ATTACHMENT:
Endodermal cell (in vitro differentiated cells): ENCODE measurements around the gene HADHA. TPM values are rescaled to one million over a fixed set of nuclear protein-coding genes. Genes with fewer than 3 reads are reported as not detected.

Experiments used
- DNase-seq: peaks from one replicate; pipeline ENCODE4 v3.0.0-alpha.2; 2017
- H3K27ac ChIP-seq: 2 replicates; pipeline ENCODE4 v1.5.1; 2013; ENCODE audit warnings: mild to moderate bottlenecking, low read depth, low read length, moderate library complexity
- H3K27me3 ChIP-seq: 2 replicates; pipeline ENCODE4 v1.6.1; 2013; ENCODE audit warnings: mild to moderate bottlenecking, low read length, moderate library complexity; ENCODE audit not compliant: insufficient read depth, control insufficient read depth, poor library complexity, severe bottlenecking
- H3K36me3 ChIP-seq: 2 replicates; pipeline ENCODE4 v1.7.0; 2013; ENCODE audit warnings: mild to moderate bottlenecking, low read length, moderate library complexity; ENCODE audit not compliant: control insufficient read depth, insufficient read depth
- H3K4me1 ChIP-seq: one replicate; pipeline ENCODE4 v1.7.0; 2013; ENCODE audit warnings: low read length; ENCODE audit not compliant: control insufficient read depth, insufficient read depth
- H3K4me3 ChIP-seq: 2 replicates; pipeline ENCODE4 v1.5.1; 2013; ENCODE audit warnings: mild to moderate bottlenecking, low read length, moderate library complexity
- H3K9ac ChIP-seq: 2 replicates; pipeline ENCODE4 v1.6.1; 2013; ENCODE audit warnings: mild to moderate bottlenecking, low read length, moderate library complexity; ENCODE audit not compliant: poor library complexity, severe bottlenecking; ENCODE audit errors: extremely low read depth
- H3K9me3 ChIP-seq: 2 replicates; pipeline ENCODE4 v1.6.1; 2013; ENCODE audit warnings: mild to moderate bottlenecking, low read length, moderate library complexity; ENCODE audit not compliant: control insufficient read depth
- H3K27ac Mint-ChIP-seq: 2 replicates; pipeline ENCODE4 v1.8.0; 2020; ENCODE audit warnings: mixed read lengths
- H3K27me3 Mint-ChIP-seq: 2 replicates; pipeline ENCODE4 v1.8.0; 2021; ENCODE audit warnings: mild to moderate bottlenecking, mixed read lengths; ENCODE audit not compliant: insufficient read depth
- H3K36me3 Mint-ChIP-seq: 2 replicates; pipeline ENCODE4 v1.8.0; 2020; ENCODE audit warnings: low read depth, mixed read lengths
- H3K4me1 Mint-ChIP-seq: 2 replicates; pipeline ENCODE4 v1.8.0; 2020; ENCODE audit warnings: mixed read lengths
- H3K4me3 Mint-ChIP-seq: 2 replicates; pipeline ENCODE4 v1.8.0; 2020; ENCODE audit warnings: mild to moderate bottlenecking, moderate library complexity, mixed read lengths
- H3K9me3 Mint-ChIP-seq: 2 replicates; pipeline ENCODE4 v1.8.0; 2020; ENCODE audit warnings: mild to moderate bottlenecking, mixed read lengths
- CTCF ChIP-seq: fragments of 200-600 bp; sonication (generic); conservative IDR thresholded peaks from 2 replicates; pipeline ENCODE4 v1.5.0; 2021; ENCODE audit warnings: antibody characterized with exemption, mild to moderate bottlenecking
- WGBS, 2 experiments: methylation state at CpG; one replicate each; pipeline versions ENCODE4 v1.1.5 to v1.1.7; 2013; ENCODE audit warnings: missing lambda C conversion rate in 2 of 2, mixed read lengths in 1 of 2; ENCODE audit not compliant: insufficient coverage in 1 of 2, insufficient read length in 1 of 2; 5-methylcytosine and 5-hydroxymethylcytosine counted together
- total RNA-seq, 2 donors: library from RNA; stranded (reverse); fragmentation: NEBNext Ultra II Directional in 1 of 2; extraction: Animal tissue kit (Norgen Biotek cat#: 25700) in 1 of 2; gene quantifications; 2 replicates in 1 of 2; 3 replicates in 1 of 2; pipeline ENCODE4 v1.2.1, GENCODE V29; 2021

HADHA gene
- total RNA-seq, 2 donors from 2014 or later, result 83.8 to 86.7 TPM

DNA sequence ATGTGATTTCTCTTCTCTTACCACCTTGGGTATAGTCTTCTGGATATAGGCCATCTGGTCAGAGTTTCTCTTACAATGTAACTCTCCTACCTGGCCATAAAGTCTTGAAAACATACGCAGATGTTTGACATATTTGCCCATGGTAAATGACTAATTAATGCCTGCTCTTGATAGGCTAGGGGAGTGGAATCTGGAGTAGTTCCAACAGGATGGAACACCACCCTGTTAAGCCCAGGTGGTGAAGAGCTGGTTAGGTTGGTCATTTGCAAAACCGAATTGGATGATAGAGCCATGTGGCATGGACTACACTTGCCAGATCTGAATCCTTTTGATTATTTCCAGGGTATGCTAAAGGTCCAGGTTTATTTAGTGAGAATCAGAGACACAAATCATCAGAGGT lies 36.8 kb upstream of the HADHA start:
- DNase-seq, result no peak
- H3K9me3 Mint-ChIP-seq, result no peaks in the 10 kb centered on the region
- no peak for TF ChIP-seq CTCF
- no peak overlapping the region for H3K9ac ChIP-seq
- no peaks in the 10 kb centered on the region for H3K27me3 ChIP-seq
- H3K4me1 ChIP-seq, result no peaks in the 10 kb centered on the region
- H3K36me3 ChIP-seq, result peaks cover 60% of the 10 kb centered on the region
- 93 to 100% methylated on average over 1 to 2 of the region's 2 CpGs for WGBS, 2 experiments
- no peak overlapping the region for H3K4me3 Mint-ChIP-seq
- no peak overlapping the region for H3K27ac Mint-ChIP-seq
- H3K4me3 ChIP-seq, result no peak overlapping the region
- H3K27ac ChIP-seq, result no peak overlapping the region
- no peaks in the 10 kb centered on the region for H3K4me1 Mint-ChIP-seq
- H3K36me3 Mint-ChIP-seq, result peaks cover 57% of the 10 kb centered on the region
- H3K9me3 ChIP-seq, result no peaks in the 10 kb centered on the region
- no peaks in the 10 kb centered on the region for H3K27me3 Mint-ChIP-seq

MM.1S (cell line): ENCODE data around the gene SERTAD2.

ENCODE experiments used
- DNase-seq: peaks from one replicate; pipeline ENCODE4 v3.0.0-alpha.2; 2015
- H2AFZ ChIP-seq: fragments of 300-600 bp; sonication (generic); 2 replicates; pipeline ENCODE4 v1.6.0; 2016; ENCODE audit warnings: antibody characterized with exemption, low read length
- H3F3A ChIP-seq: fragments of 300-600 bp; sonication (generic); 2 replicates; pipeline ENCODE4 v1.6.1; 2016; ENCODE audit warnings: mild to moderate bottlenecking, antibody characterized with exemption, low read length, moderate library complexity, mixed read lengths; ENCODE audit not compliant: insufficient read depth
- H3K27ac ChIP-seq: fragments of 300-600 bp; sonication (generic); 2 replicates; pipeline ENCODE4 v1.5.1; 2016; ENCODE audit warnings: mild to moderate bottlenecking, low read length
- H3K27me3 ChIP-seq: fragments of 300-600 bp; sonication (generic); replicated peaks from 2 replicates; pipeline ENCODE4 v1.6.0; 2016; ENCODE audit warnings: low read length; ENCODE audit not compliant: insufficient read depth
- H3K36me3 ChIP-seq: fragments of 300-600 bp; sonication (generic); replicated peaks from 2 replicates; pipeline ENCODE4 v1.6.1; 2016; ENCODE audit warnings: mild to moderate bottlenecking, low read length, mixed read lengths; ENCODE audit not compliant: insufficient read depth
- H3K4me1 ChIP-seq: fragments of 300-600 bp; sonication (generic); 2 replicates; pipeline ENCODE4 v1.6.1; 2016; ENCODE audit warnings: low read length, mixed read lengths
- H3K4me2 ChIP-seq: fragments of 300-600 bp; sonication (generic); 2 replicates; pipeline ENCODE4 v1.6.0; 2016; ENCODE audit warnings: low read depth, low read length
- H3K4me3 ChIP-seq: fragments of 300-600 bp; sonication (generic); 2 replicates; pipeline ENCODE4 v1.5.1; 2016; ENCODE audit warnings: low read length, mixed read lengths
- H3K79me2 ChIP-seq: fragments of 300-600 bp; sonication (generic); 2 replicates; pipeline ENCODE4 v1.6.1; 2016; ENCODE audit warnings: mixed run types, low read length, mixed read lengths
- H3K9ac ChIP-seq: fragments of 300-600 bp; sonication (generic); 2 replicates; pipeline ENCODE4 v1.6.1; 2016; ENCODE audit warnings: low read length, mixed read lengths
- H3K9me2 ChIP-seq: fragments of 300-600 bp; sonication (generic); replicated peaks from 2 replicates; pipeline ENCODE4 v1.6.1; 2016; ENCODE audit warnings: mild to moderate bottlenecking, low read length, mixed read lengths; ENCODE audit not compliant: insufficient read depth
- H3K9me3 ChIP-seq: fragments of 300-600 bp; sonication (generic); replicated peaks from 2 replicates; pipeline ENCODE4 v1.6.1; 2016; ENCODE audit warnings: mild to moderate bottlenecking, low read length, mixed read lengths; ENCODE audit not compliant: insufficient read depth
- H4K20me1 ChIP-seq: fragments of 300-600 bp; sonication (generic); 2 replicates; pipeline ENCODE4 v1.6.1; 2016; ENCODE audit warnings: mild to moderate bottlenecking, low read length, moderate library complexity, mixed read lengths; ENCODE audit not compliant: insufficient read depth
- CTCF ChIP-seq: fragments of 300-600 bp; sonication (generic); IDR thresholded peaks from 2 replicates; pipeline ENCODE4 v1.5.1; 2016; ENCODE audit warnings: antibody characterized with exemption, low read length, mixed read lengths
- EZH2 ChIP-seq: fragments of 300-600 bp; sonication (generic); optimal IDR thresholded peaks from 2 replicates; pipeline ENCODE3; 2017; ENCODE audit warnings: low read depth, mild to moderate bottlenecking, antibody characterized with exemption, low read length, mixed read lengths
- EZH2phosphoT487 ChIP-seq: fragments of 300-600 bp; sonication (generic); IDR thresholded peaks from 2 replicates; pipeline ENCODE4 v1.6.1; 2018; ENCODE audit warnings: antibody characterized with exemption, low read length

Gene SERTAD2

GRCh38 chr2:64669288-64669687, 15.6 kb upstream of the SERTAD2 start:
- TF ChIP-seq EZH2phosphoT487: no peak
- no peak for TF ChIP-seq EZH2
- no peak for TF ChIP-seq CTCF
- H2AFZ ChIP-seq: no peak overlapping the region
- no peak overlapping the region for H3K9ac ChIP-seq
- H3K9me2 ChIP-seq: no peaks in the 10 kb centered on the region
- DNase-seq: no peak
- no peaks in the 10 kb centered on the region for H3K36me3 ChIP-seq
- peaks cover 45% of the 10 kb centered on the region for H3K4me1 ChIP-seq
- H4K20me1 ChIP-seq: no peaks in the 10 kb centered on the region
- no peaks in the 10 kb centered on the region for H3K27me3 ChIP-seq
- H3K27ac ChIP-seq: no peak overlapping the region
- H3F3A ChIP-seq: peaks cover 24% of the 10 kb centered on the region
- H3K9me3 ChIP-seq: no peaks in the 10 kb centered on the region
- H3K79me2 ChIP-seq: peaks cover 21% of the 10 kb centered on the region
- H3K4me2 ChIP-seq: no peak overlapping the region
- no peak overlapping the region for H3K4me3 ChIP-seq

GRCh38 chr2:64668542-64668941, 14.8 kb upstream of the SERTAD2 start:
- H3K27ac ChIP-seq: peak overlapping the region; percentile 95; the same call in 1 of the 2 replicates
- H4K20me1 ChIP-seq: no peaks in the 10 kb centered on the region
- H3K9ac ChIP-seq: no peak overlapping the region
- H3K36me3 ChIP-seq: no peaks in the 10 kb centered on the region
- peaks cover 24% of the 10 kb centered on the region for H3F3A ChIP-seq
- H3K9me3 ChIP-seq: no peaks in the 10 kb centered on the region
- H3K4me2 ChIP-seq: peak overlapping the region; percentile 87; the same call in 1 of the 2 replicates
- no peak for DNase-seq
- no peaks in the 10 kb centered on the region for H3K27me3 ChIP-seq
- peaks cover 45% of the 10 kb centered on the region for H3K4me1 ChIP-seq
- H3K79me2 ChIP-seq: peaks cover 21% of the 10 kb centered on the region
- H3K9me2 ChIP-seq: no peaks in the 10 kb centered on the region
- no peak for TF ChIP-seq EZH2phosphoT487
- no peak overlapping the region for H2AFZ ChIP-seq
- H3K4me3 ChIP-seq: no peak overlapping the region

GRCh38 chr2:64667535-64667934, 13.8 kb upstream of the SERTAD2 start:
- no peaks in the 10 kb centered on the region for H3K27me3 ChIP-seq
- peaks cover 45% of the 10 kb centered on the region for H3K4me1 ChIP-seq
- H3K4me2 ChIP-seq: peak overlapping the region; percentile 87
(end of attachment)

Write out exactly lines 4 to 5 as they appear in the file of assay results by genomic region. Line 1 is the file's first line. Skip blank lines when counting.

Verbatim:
- H3K27ac ChIP-seq: 2 replicates; pipeline ENCODE4 v1.5.1; 2013; ENCODE audit warnings: mild to moderate bottlenecking, low read depth, low read length, moderate library complexity
- H3K27me3 ChIP-seq: 2 replicates; pipeline ENCODE4 v1.6.1; 2013; ENCODE audit warnings: mild to moderate bottlenecking, low read length, moderate library complexity; ENCODE audit not compliant: insufficient read depth, control insufficient read depth, poor library complexity, severe bottlenecking